21 June 2009

You guys know we're not voting on this, right?

So very many polls being run on the "public option" I almost feel like we're back in mid-October again.  Still, the results are pretty encouraging for those of us who are in favor of a real public plan being included in the reforms.

For example, the NYT/CBS Poll shows strong support for the public plan being included as an option:

With people even being willing to pay higher taxes for it!  That's a first.

The NBC/WSJ poll gives fairly similar results, with 76% of respondents agreeing that a public plan option is "Quite important" or "Extremely important," which I would assumes indicates support.  In this poll, however, people are less willing to pay higher taxes to accomplish this.  The Kaiser Family Foundation poll shows about 67% support for a public option.

When I'm looking at polls, I tend to look to none other than our friend Nate Silver at 538.com for analysis.  He's got a great rundown of all the polls, other than the NYT one which was released after he went to press.  The summary is pretty encouraging:

Nate also breaks down each of the polls in terms of their reliability and potential bias.

The consensus seems to be that a public plan -- at least the option -- is pretty popular.  I think this is fed not so much by an active desire of people to be insured by the federal government, but by general antipathy towards private insurance companies.  I also suspect that although people who currently have insurance are generally happy with their coverage, the prospect of a guaranteed fall-back option is attractive to those who have worried about losing their insurance.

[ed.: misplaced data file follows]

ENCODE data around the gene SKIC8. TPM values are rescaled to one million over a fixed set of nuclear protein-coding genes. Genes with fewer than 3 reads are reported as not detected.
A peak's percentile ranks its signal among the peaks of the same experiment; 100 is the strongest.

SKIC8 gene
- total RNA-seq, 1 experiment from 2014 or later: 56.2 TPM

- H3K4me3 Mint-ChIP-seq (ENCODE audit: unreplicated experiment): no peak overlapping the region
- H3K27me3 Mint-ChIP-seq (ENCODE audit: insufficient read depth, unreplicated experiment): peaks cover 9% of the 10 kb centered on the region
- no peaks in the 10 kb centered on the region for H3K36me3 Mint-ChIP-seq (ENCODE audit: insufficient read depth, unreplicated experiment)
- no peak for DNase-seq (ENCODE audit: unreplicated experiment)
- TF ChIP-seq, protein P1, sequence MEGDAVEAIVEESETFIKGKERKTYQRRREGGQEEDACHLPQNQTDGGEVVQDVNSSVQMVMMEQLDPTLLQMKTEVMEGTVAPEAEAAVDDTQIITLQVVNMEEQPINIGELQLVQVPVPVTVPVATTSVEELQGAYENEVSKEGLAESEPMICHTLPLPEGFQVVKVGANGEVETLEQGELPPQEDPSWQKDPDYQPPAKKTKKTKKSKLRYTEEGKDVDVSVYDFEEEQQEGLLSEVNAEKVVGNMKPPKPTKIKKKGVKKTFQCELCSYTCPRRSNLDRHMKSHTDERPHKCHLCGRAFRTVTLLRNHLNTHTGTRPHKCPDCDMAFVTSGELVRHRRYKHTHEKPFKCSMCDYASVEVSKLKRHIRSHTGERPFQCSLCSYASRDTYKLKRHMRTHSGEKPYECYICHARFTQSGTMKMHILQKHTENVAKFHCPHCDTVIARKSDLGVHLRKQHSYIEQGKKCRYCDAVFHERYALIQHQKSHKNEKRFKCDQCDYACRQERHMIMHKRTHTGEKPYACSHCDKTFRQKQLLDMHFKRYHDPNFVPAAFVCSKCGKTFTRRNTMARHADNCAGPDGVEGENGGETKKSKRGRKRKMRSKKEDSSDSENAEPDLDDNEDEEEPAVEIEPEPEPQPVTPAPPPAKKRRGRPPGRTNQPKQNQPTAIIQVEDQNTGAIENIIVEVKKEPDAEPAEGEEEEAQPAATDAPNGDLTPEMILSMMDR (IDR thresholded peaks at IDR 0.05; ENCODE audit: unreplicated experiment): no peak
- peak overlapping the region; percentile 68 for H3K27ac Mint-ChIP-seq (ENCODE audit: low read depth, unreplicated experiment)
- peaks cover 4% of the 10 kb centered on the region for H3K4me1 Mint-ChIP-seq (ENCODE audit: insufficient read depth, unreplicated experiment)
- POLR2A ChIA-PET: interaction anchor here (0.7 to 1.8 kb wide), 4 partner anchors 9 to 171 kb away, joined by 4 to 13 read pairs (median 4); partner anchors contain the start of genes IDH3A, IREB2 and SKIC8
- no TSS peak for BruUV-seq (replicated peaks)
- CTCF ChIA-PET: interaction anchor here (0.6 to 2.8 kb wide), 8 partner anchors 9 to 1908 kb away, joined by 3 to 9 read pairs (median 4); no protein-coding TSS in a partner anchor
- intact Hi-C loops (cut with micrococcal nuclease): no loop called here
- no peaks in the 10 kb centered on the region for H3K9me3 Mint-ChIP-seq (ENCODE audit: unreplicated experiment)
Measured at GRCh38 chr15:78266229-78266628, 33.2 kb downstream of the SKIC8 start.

Hopefully the Democrats in DC who are wavering about the inclusion of a public plan (I'm looking at you, Max Baucus) will take some heart from this level of support, find some resolve, and get the job done.


  1. Oddly enough, the NYT/CBS poll only had 29% McCain voters. As far as statistical sampling is concerned, the GIGO principle holds, making this poll suspect -- and I am being charitable with my choice of word.


  2. Nate Silver (I think) also pointed out that the self-identified republican component was smaller than expected. But even controlling for that, given that the GOP level of support was 50%, and the corrected support for the public plan was still very high.

  3. The public plan option grows more important to more people daily. Losing a job that provided health insurance, more reports of health insurance companies paying bonuses to the minions that retroactively rescind or underwrite policies to save on paying out expensive claims, personal bankruptcies driven by medical bills, the difficulty in obtaining private health insurance if you have chronic conditions, all the administrative bs (for pts and physicians), the hefty salaries and huge bonuses paid to ibsurance company executives, the insurance companies' setting up banks and venture capital funds, the phony UCR data peddled by conflict-of-interest UnitedHealtc subsidiary Ingenix, EMTALA qbuse, McAllan TX, et al.. And jokers like Max Baucus still don't get it? Ay caramba.


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